But even in post-Cairo years, lectures like Gardner’s kick off with a disclaimer.
In response to the gender-studies class, Gardner said, “It’s all about reducing our consumption first, then seeing what we can do on a more global level.”
In an interview with SN&R, Gardner added, “It isn’t about telling people how many children they should have … but we can empower communities to get models of sustainable development that are more just. We can try to look to women around the world as leaders.” Fellow lecturer, Belize native Edna Cano, presented on Gojoven Programma, a by-the-people, for-the-people approach to spreading sex education in Belize.
Katharyn McLearan, director of public affairs for Planned Parenthood Mar Monte, said that the argument against spreading sex education to the developing world is “an inaccurate framing of the issue. … It’s natural for women to want to have their kids years apart, so they can emotionally and financially support each member of their family. Not having those services eliminates the ability for women to set their course in life.” Planned Parenthood offers American women a variety of reproductive health-care services—from counseling to STD testing to prenatal care—through 850 U.S. health centers.
And empowering women is really the “Green-Pink” movement’s core.
The second short film in the “Green-Pink Party Kit,” Love, Labor, Loss, presents information about women with obstetric fistula (a rupture during childbirth that causes women to leak waste) in extremely poor Nigeria. The accompanying fact sheet only takes the green-pink connection so far: Death by reproductive health complications—fistula, among others—is a huge threat to women in the developing world (sex!), especially since these women are often the sole providers of food, water and kindling for their children (um, the environment?). So what’s the link again?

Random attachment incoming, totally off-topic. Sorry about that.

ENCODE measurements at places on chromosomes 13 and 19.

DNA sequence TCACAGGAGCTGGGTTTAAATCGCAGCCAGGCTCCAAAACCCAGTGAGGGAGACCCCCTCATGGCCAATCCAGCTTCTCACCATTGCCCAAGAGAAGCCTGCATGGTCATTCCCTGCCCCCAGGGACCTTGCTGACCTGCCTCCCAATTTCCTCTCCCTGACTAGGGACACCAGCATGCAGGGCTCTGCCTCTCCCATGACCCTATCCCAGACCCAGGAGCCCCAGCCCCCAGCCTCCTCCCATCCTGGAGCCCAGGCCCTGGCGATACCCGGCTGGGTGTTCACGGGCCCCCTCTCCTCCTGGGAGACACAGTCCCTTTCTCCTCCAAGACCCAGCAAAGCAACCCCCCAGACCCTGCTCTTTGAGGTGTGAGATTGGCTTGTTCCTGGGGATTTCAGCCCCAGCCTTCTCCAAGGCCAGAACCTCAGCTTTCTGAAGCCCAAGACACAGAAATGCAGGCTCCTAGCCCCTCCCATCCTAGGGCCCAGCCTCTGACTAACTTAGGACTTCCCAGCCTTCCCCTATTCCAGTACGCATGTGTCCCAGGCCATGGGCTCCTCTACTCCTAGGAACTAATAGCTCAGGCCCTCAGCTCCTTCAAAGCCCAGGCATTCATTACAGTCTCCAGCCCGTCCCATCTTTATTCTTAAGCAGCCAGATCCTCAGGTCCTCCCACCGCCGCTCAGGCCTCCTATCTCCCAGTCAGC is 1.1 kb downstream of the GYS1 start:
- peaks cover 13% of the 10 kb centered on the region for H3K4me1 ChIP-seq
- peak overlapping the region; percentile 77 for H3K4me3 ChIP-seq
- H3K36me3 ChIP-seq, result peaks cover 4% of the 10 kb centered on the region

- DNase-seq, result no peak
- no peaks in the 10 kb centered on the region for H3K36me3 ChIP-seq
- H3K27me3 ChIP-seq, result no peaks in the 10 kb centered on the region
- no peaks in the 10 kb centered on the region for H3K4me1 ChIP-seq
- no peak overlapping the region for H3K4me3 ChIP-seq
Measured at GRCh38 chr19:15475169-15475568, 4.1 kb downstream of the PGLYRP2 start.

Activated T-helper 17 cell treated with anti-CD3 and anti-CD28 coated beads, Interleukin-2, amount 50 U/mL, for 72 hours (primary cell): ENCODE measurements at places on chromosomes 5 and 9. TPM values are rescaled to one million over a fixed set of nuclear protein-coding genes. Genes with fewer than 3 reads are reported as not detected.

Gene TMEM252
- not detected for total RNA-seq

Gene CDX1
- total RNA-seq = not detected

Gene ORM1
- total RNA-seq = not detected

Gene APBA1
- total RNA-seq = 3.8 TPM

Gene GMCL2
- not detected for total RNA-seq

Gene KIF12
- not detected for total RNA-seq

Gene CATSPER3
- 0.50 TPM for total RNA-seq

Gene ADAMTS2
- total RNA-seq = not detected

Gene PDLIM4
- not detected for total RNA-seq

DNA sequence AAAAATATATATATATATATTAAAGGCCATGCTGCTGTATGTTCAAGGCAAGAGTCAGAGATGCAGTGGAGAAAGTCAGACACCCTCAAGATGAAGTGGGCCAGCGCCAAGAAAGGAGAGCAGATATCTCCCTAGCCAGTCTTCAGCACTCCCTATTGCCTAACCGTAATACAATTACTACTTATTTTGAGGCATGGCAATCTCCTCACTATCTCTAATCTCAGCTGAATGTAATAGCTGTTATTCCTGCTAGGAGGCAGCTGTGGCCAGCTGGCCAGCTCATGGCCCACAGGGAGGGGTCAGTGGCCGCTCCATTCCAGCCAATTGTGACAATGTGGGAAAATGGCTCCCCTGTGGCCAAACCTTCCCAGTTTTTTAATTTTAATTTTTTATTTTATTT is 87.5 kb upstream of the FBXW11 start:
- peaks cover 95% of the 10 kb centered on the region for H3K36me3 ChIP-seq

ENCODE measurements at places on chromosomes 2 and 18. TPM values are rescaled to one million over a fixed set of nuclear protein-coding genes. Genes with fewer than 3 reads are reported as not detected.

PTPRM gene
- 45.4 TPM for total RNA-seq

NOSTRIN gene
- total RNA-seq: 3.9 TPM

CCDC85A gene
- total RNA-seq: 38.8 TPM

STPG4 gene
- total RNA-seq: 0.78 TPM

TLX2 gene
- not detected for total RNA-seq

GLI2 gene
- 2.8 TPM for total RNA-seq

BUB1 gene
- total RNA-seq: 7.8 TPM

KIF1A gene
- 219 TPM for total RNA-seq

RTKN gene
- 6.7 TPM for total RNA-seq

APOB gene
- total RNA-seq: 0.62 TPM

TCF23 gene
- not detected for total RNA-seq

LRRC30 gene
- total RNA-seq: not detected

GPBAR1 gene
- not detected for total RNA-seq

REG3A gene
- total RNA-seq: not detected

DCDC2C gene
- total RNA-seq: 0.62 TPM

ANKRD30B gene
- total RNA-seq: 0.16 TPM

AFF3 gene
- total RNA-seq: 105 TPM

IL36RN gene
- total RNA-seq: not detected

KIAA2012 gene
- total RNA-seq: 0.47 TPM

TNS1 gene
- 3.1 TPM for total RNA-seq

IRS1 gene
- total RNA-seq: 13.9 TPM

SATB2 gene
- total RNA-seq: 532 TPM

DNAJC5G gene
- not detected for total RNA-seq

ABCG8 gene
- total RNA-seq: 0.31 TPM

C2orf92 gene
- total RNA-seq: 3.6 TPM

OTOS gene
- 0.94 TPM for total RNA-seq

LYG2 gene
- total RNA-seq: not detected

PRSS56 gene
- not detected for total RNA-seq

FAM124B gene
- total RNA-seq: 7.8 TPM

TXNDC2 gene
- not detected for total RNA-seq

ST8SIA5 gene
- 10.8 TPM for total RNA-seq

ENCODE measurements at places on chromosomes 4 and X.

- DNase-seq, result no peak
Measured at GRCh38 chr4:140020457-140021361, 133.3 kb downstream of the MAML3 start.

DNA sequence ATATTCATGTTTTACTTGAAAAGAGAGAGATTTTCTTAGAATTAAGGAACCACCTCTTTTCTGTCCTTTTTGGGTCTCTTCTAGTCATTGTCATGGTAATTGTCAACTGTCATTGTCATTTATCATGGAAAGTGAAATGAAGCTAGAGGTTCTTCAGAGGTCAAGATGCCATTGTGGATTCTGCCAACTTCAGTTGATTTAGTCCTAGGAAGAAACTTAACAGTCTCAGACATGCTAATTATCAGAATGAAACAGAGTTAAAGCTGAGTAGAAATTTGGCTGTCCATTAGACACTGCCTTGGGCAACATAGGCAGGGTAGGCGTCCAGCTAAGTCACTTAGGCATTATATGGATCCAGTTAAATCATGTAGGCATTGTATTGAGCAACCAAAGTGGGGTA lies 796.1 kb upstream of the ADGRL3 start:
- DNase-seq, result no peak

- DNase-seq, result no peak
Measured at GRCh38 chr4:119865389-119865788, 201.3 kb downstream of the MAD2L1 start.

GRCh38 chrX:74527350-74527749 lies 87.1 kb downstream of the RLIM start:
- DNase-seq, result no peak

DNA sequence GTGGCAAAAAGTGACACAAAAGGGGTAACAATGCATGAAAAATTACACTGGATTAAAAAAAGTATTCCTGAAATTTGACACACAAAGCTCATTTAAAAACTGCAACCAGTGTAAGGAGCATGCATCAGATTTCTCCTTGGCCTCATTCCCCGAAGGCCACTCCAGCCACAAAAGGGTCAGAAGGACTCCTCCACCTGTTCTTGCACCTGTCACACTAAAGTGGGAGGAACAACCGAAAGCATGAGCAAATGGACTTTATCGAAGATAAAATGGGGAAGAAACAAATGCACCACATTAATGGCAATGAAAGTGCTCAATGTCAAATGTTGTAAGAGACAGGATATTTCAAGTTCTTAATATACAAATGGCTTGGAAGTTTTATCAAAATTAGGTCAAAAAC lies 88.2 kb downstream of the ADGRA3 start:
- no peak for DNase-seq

Heidi Breeze-Harris, co-founder and executive director of One by One, said that young women become malnourished from walking long distances to provide for their families in resource-scarce areas, which makes their bodies more susceptible to conditions, such as fistula. A healthier environment would bring those resources closer to home.
“At the end of the day, you can’t care about one without caring about the other,” said Breeze-Harris of the green-pink union. “While it will be a complex conversation, I appreciate that.”
The party kit encourages guests to discuss the issues presented. Some guests will applaud the “Green-Pink” movement for empowering women around the globe. Some might argue that the movement is a stretch, a branding of two issues that stand side-by-side but don’t always link up. There are those who might argue that the “Green-Pink” movement is dangerous, pointing hypocritical fingers at the developing world. And still others will argue that maybe those drinks were a good idea after all. Phew!